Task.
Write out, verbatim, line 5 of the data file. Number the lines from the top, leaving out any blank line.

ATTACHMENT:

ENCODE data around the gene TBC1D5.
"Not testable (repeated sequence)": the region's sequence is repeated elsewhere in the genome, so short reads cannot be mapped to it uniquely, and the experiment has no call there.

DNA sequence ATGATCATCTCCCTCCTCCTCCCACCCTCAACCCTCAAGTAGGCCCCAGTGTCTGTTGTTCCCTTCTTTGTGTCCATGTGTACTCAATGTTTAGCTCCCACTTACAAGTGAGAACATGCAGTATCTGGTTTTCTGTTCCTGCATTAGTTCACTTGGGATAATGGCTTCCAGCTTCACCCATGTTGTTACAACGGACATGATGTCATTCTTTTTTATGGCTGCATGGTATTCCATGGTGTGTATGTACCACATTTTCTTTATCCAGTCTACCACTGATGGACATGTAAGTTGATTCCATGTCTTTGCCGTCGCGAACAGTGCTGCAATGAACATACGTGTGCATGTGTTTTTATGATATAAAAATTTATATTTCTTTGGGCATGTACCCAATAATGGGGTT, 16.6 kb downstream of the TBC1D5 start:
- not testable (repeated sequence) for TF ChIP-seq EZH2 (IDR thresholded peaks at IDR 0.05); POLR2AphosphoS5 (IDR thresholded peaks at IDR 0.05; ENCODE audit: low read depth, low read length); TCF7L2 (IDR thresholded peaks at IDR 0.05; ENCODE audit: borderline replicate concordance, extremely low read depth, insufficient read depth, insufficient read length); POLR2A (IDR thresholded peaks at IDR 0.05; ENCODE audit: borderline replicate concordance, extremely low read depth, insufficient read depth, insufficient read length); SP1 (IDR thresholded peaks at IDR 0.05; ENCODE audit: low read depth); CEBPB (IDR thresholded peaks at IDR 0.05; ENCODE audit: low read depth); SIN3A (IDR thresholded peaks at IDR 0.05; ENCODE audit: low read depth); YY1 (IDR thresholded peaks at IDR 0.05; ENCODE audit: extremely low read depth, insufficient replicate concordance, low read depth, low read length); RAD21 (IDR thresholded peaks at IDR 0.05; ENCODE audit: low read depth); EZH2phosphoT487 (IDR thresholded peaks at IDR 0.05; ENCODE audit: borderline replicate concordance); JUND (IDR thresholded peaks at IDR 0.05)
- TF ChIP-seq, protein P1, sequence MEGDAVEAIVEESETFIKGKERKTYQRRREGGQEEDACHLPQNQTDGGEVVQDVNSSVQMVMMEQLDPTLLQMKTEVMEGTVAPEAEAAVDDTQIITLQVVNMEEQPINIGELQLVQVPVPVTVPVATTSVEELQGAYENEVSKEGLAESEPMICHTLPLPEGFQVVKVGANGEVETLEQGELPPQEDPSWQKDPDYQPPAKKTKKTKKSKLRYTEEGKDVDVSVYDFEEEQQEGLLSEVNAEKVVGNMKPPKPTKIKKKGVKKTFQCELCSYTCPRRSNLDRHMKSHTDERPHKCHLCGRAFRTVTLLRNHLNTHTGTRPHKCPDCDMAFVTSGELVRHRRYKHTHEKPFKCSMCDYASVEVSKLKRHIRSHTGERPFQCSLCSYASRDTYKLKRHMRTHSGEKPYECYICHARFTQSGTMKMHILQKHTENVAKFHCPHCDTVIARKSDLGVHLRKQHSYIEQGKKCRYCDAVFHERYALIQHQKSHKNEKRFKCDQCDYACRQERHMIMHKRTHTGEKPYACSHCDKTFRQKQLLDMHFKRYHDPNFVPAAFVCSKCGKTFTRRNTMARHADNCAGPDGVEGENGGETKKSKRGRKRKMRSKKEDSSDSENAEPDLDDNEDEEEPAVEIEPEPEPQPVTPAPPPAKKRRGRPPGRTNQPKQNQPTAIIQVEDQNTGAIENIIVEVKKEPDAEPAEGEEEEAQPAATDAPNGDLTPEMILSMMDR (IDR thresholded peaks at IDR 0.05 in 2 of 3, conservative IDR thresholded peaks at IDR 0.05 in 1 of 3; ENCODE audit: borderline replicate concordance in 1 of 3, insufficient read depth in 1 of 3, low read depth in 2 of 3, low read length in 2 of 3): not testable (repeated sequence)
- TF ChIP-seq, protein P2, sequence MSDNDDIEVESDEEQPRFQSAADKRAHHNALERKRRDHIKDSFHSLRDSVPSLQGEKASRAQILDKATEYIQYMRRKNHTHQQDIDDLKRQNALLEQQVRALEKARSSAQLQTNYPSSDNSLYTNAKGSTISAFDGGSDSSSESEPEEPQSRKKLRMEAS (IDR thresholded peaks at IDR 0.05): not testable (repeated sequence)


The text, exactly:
- TF ChIP-seq, protein P1, sequence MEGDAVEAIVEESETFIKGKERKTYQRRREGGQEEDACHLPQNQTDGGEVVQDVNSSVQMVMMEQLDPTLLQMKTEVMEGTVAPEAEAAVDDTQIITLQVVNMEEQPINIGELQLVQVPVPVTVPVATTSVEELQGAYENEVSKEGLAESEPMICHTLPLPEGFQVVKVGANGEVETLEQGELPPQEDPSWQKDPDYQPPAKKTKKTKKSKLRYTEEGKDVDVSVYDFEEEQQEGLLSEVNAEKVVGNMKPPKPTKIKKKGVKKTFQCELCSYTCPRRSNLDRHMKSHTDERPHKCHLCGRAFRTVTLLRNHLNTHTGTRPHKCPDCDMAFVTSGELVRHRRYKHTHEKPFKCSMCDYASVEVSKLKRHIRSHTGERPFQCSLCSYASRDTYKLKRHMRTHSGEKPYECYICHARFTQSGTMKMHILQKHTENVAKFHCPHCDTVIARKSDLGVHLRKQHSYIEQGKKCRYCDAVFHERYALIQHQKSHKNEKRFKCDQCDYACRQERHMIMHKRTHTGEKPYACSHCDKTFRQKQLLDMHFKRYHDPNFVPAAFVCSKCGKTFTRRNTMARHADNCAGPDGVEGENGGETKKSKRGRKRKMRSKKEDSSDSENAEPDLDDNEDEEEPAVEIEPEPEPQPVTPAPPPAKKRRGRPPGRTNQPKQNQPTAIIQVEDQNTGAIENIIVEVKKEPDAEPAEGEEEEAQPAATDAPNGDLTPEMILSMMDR (IDR thresholded peaks at IDR 0.05 in 2 of 3, conservative IDR thresholded peaks at IDR 0.05 in 1 of 3; ENCODE audit: borderline replicate concordance in 1 of 3, insufficient read depth in 1 of 3, low read depth in 2 of 3, low read length in 2 of 3): not testable (repeated sequence)